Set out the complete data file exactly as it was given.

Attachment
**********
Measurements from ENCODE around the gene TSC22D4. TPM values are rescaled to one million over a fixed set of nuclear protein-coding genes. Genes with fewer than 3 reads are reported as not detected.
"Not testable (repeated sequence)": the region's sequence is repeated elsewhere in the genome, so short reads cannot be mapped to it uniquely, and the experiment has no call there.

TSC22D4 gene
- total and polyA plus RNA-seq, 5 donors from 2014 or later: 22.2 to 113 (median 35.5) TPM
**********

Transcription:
Measurements from ENCODE around the gene TSC22D4. TPM values are rescaled to one million over a fixed set of nuclear protein-coding genes. Genes with fewer than 3 reads are reported as not detected.
"Not testable (repeated sequence)": the region's sequence is repeated elsewhere in the genome, so short reads cannot be mapped to it uniquely, and the experiment has no call there.

TSC22D4 gene
- total and polyA plus RNA-seq, 5 donors from 2014 or later: 22.2 to 113 (median 35.5) TPM